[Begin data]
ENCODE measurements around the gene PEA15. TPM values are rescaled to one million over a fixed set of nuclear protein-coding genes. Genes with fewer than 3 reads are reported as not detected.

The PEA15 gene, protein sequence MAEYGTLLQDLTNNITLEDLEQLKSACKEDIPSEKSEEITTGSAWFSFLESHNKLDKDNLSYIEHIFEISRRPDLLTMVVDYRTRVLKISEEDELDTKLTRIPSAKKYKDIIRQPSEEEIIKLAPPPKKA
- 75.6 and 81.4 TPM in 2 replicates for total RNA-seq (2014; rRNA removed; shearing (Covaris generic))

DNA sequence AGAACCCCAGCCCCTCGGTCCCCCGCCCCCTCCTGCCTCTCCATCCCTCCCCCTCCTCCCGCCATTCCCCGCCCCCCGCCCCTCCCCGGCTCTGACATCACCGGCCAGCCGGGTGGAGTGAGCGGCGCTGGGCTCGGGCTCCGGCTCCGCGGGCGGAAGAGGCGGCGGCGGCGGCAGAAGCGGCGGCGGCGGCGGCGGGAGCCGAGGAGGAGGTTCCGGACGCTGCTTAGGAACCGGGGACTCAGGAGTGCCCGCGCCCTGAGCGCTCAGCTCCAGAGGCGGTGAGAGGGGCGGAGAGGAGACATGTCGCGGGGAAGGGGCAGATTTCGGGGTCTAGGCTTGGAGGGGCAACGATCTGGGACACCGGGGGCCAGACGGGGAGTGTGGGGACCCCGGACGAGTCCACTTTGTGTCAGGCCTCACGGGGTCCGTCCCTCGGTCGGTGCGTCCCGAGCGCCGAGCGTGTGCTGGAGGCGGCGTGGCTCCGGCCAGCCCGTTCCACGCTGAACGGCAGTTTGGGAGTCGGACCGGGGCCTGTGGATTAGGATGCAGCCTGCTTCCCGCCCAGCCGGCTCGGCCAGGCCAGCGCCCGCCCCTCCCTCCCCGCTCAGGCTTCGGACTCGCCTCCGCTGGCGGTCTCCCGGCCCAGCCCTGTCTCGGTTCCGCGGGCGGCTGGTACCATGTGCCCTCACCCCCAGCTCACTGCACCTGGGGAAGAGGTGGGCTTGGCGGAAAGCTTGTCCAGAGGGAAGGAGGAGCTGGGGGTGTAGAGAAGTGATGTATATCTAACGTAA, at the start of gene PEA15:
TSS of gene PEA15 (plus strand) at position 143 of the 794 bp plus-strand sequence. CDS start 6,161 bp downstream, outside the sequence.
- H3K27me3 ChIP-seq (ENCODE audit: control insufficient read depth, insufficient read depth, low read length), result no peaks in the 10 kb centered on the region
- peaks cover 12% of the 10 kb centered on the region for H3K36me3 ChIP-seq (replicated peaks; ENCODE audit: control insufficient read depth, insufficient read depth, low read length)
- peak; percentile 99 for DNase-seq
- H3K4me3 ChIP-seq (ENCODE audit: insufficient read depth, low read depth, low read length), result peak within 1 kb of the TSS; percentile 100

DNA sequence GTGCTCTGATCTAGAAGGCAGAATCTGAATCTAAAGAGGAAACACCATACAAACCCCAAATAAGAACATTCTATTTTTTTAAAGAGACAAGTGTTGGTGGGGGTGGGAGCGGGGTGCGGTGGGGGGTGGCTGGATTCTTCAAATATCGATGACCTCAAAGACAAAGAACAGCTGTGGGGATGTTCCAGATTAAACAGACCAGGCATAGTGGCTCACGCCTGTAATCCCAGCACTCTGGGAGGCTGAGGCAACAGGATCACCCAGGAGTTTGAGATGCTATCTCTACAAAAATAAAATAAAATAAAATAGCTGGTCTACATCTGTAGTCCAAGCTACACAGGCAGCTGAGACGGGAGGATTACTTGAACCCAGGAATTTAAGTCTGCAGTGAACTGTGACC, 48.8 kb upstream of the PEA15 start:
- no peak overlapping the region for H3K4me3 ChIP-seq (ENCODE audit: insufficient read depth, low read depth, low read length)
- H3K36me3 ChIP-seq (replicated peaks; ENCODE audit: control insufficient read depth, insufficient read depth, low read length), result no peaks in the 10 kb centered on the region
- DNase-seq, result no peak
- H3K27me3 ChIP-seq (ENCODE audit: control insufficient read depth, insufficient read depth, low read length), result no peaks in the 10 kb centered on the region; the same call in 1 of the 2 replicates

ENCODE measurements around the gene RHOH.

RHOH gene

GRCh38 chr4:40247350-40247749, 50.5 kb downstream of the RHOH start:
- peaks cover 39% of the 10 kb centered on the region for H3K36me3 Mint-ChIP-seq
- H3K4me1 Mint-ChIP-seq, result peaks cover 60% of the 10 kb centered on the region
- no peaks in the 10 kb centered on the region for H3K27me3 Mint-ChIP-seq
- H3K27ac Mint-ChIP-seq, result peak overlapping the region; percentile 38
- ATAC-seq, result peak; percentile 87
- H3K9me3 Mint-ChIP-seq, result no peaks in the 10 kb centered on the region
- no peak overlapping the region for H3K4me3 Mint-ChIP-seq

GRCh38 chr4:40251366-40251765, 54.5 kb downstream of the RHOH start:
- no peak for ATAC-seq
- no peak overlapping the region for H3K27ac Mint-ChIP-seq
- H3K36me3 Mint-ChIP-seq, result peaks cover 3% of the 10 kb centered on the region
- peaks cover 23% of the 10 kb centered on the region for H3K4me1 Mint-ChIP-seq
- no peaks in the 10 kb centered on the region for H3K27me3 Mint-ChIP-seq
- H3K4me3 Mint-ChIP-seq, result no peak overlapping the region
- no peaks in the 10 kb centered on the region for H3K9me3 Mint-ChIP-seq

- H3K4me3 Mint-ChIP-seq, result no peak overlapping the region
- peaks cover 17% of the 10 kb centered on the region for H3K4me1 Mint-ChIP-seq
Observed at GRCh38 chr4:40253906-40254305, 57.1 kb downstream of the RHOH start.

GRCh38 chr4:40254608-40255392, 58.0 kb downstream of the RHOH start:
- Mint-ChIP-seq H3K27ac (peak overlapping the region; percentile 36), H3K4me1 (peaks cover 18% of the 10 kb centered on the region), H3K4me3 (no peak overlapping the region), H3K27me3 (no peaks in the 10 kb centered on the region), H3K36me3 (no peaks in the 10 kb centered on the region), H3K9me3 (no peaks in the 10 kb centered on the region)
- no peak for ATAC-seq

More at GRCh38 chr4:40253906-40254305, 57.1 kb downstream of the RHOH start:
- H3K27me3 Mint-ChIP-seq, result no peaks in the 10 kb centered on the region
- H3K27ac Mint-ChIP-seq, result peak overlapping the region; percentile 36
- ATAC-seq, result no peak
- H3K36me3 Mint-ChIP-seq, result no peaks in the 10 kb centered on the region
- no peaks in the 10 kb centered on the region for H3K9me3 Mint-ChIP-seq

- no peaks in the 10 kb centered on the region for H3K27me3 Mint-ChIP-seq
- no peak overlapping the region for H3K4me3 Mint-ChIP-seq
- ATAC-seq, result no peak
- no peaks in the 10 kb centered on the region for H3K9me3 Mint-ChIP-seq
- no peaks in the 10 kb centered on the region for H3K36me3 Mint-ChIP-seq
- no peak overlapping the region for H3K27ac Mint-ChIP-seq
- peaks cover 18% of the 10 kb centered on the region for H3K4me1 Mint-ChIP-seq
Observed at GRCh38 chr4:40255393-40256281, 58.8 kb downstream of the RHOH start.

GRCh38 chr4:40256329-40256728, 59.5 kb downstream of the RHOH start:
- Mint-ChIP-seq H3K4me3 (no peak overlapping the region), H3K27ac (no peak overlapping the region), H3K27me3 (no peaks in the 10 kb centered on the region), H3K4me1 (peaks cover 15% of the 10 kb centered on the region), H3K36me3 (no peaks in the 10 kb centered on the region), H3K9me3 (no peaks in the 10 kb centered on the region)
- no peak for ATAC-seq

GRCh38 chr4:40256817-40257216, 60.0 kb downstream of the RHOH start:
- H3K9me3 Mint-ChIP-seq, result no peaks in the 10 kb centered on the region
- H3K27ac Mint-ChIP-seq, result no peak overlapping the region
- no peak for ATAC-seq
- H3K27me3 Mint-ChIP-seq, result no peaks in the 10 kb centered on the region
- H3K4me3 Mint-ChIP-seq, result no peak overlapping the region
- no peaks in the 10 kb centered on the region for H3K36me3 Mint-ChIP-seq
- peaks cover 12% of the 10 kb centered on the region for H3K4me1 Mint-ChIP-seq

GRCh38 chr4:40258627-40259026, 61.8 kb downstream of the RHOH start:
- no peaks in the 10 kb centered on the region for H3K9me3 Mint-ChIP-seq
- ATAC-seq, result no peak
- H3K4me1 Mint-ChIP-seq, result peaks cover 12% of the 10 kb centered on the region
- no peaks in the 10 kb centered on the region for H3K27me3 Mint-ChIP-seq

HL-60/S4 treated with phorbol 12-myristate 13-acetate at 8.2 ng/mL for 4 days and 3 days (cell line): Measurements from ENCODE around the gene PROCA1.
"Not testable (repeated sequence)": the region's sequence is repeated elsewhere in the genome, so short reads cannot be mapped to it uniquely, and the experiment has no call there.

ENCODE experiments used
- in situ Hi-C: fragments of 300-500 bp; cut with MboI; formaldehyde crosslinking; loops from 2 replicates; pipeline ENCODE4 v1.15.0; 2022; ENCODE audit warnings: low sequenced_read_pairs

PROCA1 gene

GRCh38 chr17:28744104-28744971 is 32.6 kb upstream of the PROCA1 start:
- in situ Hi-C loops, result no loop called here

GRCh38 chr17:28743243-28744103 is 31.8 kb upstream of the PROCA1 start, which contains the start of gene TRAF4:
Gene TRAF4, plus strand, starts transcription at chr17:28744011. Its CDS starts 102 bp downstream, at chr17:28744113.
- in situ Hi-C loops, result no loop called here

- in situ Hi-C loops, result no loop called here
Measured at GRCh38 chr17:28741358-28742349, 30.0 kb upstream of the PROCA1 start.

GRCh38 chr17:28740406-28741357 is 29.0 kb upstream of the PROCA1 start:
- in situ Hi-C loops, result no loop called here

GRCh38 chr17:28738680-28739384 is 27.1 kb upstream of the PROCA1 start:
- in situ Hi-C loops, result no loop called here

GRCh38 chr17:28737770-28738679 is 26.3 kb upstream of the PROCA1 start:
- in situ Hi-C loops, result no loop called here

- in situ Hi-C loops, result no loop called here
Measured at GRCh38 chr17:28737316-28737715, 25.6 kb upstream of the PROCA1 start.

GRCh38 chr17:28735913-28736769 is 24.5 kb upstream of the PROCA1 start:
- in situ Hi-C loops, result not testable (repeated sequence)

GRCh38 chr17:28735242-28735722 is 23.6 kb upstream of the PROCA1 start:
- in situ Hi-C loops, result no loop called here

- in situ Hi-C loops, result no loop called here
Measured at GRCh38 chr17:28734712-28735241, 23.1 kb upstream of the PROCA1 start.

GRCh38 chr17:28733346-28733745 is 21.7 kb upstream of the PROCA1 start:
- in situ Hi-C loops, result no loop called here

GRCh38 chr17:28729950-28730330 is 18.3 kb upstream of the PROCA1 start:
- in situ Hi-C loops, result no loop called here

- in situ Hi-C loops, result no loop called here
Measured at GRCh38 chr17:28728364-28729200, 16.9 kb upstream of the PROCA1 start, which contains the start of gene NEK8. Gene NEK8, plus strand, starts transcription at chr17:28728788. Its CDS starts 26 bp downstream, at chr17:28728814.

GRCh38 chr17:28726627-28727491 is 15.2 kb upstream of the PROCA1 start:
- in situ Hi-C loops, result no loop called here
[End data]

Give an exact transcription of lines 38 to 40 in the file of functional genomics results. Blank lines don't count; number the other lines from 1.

- no peak for ATAC-seq

More at GRCh38 chr4:40253906-40254305, 57.1 kb downstream of the RHOH start:
- H3K27me3 Mint-ChIP-seq, result no peaks in the 10 kb centered on the region